Skip to content
Join our Newsletter

UBC researchers unveil earthquake-proof concrete

The new material, which can be used to reinforce existing concrete walls, will be installed at elementary schools in Vancouver and India as part of the pilot project
UBC PhD candidate Salman Soleimani-Dashtaki, a student in the university’s department of civil engineering, with the test piece of the eco-friendly ductile cementitious composite. Photo Jessica Kerr

It’s eco-friendly, economical and it could be the saving grace when it comes to seismic upgrades to B.C. schools and other public buildings.

Researchers at the University of B.C. unveiled a new, earthquake-resistant concrete Tuesday morning. The material, known as eco-friendly ductile cementitious composite (or EDCC), will be applied as part of a pilot project at Dr. Annie B. Jamieson elementary school in Vancouver, as well as an elementary school in Roorkee, Uttarakhand, a highly earthquake-prone area in northern India.

Nemy Banthia, professor of civil engineering in the university’s faculty of applied science, said the material has been in the works for more than 20 years.

“This material can be sprayed on vulnerable structures to significantly enhance their resistance to earthquakes and save lives,” he said.

The material is engineered to be strong and flexible, similar to steel, and capable of enhancing the earthquake resistance of a seismically-vulnerable structure when applied as a thin coating. In an earthquake concrete usually cracks and then crumbles — the EDCC helps to hold the concrete together, keeping walls and buildings intact.

The eco-friendly ductile cementitious composite is applied to a test wall. Photo UBC Public Affairs


UBC PhD candidate Salman Soleimani-Dashtaki said the material was tested using earthquake simulations as high as the 9.1 magnitude earthquake that struck Tohoku, Japan in 2011. An untreated concrete wall crumbled after just a few seconds of shaking, while the wall sprayed with 10 millimetres of the EDCC remained standing. Engineers like to break things, Banthia said with a smile, and the wall eventually broke but it took shaking the equivalent of three times the intensity of the Tohoku earthquake, which would never happen in real life, he added.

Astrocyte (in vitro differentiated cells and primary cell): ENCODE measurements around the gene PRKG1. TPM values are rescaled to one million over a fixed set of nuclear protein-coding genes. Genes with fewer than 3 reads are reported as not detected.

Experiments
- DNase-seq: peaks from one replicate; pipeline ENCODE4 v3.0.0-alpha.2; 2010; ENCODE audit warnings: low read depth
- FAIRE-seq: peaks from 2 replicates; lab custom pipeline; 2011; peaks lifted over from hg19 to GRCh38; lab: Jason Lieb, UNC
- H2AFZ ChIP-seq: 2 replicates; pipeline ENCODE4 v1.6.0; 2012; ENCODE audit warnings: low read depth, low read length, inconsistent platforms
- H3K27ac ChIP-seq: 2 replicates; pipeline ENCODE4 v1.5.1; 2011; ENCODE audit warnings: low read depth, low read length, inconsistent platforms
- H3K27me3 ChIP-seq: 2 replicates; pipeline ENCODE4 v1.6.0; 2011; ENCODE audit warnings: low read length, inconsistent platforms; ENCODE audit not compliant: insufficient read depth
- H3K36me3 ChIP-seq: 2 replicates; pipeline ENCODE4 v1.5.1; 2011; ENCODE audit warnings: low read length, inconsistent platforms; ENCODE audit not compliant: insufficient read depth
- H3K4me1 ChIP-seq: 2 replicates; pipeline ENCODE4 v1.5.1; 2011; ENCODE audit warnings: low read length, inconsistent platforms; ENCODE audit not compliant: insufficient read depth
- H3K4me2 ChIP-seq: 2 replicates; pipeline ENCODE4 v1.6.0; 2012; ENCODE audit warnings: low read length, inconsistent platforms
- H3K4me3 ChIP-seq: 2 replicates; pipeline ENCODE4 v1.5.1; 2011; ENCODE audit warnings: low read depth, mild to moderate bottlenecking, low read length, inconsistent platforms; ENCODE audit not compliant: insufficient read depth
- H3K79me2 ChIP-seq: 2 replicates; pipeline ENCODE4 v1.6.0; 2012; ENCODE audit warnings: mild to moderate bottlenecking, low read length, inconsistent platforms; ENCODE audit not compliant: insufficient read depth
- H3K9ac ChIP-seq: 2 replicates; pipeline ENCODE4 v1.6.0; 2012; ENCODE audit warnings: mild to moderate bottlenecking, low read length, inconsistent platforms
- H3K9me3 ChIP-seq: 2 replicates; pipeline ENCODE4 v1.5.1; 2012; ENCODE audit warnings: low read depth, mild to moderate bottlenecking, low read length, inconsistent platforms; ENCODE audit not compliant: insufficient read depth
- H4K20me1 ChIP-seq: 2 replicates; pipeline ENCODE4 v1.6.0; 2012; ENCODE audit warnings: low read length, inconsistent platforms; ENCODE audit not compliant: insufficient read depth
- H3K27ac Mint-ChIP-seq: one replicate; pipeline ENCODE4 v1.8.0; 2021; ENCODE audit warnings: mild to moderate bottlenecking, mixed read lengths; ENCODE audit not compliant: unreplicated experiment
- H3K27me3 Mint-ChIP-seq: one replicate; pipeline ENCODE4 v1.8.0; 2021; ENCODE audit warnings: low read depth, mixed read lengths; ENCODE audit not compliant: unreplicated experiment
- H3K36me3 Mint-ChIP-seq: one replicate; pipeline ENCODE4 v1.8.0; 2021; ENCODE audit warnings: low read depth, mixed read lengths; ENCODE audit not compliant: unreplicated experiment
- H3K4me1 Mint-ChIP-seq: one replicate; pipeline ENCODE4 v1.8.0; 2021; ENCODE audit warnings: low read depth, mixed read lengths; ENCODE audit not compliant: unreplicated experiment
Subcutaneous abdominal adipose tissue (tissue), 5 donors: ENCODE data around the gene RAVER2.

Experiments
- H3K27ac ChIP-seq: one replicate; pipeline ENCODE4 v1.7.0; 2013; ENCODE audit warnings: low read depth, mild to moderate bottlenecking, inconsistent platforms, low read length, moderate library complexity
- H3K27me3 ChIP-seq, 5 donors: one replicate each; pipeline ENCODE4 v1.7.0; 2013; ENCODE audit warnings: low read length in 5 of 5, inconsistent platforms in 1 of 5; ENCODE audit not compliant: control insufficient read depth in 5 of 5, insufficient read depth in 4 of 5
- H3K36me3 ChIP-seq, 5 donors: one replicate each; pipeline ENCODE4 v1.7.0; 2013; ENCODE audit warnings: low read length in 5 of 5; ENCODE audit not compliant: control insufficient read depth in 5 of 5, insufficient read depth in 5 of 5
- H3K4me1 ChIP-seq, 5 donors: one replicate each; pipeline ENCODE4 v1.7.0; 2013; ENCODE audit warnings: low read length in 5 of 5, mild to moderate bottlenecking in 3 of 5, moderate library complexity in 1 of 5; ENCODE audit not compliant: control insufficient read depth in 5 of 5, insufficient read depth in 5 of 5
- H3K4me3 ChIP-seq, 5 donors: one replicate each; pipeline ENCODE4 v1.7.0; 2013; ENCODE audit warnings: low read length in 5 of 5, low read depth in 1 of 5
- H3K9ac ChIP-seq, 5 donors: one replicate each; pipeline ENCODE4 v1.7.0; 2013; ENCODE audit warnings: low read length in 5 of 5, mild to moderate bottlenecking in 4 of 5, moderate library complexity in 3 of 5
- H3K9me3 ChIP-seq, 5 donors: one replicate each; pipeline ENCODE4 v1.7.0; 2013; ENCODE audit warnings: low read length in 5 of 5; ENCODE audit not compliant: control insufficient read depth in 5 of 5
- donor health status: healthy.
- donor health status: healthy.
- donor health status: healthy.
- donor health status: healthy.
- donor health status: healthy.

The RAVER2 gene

Banthi said the material will be monitored to see how it performs when applied to the two schools before it is rolled out for other projects.

“Afterward, this can be very easily scaled to other projects… the cost effectiveness of this retrofit strategy is absolutely the one thing which is very attractive,” he said. “It only costs about half of what other retrofit strategies would cost. You can do twice as many schools for the same budget.”

Melanie Mark, minister of advanced education, skills and training, was on hand for Tuesday’s announcement. When questioned after the presentation, she said that she was just learning about the technology and there was no information about when it might be used in other schools in the province.

On Wednesday, Premier John Horgan was in Vancouver to announce the province will spend $47 million to replace Begbie and Bayview elementary schools, which are in danger of major damage or collapsing in an earthquake.   

There are 346 schools in the province, 23 in Vancouver, that are considered at a high-risk of significant damage in the event of a major earthquake. In 2013, then premier Christy Clark announced $584 million to upgrade 45 high-risk schools, 16 of which are in Vancouver. A $24.5 million project at Lord Tennyson elementary school is slated to start next year, the seismic replacement for Lord Nelson elementary school is expected to be ready next fall and the seismic replacement for Gordon General elementary opened last December.

The EDCC is a combination of cement and polymer-based fibres, flyash and other industrial additives, said Banthia, making it a highly-sustainable material.

“By replacing nearly 70 per cent of cement with flyash, an industrial byproduct, we can reduce the amount of cement used,” he said. “This is quite an urgent requirement as one tonne of cement production releases almost a tonne of carbon dioxide into the atmosphere, and the cement industry produces close to seven per cent of global greenhouse gas emissions.”

The research was funded by the Canada-India Research Centre of Excellence, IC-IMPACTS, which is hosted by UBC and promotes research collaboration between Canada and India.

“This technology is gaining significant attention in India and will provide our Canadian companies a strong competitive edge in the growing global infrastructure market,” said Banthia, who is also IC-IMPACTS scientific director.

Earthquake safety will be front and centre next week with the annual Great British Columbia ShakeOut drill on Oct. 19. The Great ShakeOut is a world-wide one-minute earthquake drill, which will take place at 10:19 a.m., aimed at helping people practice what to do (drop, cover and hold on) in the event of a major earthquake.


[email protected]